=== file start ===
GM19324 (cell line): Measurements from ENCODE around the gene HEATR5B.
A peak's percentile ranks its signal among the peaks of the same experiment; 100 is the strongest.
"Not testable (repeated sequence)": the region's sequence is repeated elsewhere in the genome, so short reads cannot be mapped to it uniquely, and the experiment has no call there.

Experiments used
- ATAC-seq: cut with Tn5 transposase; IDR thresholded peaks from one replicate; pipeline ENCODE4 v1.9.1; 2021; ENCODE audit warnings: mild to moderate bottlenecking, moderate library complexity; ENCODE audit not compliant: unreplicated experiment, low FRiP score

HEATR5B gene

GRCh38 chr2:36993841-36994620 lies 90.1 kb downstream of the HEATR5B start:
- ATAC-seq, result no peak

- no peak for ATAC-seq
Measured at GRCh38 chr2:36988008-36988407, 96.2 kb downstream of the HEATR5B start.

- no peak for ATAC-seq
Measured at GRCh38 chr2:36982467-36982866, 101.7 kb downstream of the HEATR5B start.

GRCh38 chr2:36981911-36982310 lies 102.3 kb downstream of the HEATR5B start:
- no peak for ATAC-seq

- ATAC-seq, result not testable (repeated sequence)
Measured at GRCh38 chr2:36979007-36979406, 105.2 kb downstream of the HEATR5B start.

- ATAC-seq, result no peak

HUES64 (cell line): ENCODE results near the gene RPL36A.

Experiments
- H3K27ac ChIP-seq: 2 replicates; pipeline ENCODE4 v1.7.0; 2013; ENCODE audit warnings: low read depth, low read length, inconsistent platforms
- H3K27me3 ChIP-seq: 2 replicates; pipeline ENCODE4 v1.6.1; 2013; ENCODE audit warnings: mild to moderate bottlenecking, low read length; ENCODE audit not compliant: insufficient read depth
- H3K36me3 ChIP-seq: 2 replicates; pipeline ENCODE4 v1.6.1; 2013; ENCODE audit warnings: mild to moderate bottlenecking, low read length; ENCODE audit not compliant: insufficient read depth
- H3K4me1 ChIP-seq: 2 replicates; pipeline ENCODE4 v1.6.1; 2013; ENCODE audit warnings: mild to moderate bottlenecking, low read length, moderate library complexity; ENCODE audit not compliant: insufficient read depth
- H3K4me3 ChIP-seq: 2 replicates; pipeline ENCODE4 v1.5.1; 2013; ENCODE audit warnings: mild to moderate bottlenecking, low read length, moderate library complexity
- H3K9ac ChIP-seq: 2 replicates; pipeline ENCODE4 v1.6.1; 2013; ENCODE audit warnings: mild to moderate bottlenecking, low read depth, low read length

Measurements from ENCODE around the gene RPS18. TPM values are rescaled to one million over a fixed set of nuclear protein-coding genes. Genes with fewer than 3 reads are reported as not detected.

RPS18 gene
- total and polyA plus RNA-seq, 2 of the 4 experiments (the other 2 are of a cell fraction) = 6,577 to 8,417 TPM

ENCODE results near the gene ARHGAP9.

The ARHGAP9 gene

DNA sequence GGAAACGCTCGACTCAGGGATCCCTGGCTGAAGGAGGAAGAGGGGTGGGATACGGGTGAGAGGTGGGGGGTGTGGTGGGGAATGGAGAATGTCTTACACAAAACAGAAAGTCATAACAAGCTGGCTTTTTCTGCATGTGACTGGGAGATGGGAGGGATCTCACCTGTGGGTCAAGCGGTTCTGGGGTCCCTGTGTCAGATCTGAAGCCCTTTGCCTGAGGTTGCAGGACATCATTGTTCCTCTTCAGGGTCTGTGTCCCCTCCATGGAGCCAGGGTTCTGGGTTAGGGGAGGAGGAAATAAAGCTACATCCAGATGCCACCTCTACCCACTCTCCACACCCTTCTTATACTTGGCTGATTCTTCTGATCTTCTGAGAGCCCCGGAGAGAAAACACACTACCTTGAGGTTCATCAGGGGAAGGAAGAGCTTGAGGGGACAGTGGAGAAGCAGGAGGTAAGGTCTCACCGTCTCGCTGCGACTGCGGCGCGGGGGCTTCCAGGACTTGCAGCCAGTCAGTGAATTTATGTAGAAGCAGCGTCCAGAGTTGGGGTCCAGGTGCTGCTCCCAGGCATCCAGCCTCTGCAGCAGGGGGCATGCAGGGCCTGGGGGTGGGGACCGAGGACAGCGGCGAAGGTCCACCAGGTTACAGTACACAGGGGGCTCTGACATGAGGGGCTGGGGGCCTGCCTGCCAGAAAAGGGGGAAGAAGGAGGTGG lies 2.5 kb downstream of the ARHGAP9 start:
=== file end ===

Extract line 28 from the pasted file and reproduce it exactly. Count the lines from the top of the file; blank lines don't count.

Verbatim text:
- total and polyA plus RNA-seq, 2 of the 4 experiments (the other 2 are of a cell fraction) = 6,577 to 8,417 TPM